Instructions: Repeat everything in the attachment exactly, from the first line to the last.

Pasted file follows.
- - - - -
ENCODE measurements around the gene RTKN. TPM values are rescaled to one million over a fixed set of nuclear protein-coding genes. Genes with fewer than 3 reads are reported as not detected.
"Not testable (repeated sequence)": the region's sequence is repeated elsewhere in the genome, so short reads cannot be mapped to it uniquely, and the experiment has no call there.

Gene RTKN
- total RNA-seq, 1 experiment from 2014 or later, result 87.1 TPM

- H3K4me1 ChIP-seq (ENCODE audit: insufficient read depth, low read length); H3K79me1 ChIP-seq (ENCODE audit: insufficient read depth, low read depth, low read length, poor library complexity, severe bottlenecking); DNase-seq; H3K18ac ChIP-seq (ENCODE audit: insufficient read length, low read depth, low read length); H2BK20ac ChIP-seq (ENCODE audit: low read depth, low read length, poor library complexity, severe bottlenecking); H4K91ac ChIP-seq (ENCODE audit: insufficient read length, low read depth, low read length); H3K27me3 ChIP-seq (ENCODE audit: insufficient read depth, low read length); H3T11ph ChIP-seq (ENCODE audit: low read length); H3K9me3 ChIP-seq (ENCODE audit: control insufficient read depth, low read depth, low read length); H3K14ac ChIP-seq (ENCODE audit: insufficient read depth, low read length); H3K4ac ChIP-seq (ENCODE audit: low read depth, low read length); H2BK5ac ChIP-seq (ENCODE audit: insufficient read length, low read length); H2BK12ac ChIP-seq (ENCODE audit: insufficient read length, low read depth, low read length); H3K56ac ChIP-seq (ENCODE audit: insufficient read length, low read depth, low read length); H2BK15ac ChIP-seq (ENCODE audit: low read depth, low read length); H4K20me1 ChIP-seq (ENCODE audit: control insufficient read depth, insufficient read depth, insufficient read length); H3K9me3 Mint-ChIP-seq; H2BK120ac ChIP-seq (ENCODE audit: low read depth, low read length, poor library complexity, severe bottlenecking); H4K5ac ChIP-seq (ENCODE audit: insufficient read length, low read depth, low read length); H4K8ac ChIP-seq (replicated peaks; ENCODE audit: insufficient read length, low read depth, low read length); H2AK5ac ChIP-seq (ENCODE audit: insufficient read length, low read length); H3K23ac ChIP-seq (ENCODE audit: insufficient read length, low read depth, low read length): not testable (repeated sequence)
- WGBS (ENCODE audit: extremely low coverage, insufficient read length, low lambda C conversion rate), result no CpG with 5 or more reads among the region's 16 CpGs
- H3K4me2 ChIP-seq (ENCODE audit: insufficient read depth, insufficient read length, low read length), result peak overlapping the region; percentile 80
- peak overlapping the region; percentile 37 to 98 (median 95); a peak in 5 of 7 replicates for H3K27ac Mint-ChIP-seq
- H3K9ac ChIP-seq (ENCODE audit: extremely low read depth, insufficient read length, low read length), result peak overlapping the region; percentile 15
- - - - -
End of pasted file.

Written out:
ENCODE measurements around the gene RTKN. TPM values are rescaled to one million over a fixed set of nuclear protein-coding genes. Genes with fewer than 3 reads are reported as not detected.
"Not testable (repeated sequence)": the region's sequence is repeated elsewhere in the genome, so short reads cannot be mapped to it uniquely, and the experiment has no call there.

Gene RTKN
- total RNA-seq, 1 experiment from 2014 or later, result 87.1 TPM

- H3K4me1 ChIP-seq (ENCODE audit: insufficient read depth, low read length); H3K79me1 ChIP-seq (ENCODE audit: insufficient read depth, low read depth, low read length, poor library complexity, severe bottlenecking); DNase-seq; H3K18ac ChIP-seq (ENCODE audit: insufficient read length, low read depth, low read length); H2BK20ac ChIP-seq (ENCODE audit: low read depth, low read length, poor library complexity, severe bottlenecking); H4K91ac ChIP-seq (ENCODE audit: insufficient read length, low read depth, low read length); H3K27me3 ChIP-seq (ENCODE audit: insufficient read depth, low read length); H3T11ph ChIP-seq (ENCODE audit: low read length); H3K9me3 ChIP-seq (ENCODE audit: control insufficient read depth, low read depth, low read length); H3K14ac ChIP-seq (ENCODE audit: insufficient read depth, low read length); H3K4ac ChIP-seq (ENCODE audit: low read depth, low read length); H2BK5ac ChIP-seq (ENCODE audit: insufficient read length, low read length); H2BK12ac ChIP-seq (ENCODE audit: insufficient read length, low read depth, low read length); H3K56ac ChIP-seq (ENCODE audit: insufficient read length, low read depth, low read length); H2BK15ac ChIP-seq (ENCODE audit: low read depth, low read length); H4K20me1 ChIP-seq (ENCODE audit: control insufficient read depth, insufficient read depth, insufficient read length); H3K9me3 Mint-ChIP-seq; H2BK120ac ChIP-seq (ENCODE audit: low read depth, low read length, poor library complexity, severe bottlenecking); H4K5ac ChIP-seq (ENCODE audit: insufficient read length, low read depth, low read length); H4K8ac ChIP-seq (replicated peaks; ENCODE audit: insufficient read length, low read depth, low read length); H2AK5ac ChIP-seq (ENCODE audit: insufficient read length, low read length); H3K23ac ChIP-seq (ENCODE audit: insufficient read length, low read depth, low read length): not testable (repeated sequence)
- WGBS (ENCODE audit: extremely low coverage, insufficient read length, low lambda C conversion rate), result no CpG with 5 or more reads among the region's 16 CpGs
- H3K4me2 ChIP-seq (ENCODE audit: insufficient read depth, insufficient read length, low read length), result peak overlapping the region; percentile 80
- peak overlapping the region; percentile 37 to 98 (median 95); a peak in 5 of 7 replicates for H3K27ac Mint-ChIP-seq
- H3K9ac ChIP-seq (ENCODE audit: extremely low read depth, insufficient read length, low read length), result peak overlapping the region; percentile 15